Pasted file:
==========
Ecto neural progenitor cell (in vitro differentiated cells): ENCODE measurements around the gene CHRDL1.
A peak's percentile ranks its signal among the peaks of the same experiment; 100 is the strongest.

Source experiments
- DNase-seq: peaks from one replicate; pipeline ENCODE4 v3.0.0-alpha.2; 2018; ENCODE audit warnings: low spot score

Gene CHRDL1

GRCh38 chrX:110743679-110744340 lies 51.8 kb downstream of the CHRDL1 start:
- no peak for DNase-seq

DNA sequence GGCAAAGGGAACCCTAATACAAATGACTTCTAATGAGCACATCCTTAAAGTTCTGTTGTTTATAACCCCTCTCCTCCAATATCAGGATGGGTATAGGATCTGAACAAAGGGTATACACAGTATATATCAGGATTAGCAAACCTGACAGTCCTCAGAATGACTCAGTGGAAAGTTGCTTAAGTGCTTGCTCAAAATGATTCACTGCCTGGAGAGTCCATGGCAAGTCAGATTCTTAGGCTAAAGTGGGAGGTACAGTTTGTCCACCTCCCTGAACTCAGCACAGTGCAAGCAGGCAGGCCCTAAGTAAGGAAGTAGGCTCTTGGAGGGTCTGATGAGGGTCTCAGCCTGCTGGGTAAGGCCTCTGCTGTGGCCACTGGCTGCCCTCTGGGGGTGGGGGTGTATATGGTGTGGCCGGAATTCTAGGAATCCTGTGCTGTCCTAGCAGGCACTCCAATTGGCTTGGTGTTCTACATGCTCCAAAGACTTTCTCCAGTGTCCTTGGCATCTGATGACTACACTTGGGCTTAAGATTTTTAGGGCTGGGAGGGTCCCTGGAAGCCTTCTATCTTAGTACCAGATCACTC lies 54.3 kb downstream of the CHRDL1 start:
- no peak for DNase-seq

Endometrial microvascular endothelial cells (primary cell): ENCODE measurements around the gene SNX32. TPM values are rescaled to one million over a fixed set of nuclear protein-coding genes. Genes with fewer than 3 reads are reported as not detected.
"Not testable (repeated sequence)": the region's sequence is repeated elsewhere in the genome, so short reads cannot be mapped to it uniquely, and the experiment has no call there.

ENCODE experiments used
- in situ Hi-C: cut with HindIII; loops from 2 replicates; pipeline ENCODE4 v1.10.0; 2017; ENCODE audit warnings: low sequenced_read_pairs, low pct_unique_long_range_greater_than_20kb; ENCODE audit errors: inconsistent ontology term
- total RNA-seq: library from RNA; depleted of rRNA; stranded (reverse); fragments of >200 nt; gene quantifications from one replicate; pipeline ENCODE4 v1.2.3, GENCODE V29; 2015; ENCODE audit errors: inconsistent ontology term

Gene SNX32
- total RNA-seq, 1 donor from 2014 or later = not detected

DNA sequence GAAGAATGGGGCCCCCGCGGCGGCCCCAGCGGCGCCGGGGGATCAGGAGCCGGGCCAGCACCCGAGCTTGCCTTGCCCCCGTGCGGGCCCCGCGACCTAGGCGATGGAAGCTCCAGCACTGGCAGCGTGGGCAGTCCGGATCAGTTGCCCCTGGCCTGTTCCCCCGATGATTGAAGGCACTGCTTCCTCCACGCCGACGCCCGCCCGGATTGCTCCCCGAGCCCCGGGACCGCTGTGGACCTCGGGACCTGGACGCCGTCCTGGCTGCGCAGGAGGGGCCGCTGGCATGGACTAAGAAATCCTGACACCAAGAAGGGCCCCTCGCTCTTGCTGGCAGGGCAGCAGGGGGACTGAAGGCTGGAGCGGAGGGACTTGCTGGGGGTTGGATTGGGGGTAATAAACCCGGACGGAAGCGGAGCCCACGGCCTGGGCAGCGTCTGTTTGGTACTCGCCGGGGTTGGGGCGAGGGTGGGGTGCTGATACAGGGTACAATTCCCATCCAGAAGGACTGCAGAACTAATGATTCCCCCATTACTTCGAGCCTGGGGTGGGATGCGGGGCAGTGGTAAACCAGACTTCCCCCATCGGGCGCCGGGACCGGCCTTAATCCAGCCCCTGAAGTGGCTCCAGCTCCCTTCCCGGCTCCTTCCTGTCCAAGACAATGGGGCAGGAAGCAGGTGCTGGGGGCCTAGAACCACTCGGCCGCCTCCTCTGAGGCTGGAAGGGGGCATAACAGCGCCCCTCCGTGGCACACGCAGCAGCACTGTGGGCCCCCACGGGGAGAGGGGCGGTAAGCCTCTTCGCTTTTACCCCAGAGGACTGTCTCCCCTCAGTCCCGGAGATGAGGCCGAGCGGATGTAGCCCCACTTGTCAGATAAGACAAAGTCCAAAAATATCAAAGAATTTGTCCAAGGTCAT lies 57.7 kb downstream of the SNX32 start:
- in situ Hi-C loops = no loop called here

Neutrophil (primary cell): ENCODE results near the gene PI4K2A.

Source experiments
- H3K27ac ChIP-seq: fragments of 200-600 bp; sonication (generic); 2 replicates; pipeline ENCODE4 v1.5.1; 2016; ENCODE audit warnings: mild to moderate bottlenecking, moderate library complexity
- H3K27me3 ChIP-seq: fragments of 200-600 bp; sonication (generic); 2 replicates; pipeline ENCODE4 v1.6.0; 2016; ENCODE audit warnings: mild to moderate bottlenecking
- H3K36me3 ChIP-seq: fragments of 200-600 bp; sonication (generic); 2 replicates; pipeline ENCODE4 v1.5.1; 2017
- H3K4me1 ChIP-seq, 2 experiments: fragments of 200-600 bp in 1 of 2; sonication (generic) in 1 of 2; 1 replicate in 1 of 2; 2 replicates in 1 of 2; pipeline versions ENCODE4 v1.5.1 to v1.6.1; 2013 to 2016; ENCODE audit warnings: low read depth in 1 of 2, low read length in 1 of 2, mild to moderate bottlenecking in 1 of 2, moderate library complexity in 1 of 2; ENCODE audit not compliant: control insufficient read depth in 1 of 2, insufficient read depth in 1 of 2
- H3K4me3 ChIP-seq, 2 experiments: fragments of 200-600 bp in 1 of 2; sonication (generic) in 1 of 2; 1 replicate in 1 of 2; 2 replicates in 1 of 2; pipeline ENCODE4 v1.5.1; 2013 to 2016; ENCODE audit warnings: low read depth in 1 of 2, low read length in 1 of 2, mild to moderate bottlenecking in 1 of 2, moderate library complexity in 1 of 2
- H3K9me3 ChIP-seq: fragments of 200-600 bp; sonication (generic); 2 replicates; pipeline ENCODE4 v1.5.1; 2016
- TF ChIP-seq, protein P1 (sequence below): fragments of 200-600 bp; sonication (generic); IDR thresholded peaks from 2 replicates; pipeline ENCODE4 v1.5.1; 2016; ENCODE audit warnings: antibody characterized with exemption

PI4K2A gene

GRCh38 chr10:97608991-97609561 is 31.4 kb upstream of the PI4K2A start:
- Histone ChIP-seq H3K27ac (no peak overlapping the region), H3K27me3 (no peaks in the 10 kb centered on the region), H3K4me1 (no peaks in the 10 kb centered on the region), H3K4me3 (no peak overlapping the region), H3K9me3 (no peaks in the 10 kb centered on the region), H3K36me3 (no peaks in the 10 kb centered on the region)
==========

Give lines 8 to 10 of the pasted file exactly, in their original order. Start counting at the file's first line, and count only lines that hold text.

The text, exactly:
DNA sequence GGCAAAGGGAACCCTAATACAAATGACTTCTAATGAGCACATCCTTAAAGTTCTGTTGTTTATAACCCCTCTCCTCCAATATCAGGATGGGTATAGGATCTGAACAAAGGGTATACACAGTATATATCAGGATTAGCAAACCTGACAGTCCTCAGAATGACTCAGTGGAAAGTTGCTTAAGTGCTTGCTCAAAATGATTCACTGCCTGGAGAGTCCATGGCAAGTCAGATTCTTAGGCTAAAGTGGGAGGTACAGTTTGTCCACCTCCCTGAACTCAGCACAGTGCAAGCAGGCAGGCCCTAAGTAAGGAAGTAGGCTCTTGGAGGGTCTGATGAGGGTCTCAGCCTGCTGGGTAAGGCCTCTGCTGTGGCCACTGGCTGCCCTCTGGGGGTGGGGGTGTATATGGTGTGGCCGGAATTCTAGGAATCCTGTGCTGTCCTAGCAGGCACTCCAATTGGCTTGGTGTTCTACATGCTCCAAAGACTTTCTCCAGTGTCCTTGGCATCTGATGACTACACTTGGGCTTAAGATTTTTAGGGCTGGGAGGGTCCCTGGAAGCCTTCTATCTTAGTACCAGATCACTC lies 54.3 kb downstream of the CHRDL1 start:
- no peak for DNase-seq

Endometrial microvascular endothelial cells (primary cell): ENCODE measurements around the gene SNX32. TPM values are rescaled to one million over a fixed set of nuclear protein-coding genes. Genes with fewer than 3 reads are reported as not detected.